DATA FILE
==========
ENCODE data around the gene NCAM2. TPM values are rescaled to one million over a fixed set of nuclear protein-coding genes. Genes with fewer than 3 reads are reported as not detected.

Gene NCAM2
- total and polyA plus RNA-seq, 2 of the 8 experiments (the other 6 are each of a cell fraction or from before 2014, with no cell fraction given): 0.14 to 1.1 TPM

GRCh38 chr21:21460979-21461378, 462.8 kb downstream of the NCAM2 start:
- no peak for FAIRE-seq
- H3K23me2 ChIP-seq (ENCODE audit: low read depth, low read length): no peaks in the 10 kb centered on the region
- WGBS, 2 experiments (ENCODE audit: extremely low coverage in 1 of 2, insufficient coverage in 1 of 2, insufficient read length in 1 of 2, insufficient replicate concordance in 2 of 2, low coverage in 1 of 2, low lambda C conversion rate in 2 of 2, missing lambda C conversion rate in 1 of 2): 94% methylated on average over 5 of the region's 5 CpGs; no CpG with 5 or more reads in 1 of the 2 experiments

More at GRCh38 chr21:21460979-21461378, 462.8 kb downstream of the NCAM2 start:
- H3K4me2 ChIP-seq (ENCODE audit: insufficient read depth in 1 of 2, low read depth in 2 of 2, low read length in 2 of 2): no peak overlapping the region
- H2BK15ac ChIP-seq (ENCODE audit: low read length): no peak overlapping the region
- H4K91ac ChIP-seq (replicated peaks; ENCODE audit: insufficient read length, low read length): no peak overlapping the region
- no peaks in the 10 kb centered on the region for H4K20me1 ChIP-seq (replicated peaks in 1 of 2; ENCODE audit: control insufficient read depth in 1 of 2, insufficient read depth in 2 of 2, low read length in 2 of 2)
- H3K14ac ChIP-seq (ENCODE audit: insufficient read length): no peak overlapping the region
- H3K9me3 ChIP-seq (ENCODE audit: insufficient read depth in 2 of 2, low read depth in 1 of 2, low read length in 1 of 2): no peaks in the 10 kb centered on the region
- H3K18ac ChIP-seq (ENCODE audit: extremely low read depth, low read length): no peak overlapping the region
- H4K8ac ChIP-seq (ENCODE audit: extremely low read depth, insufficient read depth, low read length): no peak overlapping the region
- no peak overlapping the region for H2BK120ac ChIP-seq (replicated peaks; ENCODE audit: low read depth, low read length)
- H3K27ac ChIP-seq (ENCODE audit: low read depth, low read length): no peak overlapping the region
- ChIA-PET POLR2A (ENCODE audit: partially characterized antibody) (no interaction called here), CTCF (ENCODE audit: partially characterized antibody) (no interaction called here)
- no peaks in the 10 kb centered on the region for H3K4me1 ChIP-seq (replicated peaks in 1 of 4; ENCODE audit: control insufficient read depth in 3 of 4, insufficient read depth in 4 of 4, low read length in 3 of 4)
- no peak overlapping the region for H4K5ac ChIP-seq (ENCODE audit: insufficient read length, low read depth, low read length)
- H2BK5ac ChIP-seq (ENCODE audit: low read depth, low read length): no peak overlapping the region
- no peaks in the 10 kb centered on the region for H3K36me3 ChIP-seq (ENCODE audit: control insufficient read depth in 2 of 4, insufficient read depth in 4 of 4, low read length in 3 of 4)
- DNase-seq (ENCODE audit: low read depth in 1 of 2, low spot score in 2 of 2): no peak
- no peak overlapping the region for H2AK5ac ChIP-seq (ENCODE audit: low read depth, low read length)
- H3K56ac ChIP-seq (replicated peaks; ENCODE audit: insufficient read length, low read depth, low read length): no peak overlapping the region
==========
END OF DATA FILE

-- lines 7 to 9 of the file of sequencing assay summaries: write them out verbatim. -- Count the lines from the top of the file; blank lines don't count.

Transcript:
- WGBS, 2 experiments (ENCODE audit: extremely low coverage in 1 of 2, insufficient coverage in 1 of 2, insufficient read length in 1 of 2, insufficient replicate concordance in 2 of 2, low coverage in 1 of 2, low lambda C conversion rate in 2 of 2, missing lambda C conversion rate in 1 of 2): 94% methylated on average over 5 of the region's 5 CpGs; no CpG with 5 or more reads in 1 of the 2 experiments

More at GRCh38 chr21:21460979-21461378, 462.8 kb downstream of the NCAM2 start:
- H3K4me2 ChIP-seq (ENCODE audit: insufficient read depth in 1 of 2, low read depth in 2 of 2, low read length in 2 of 2): no peak overlapping the region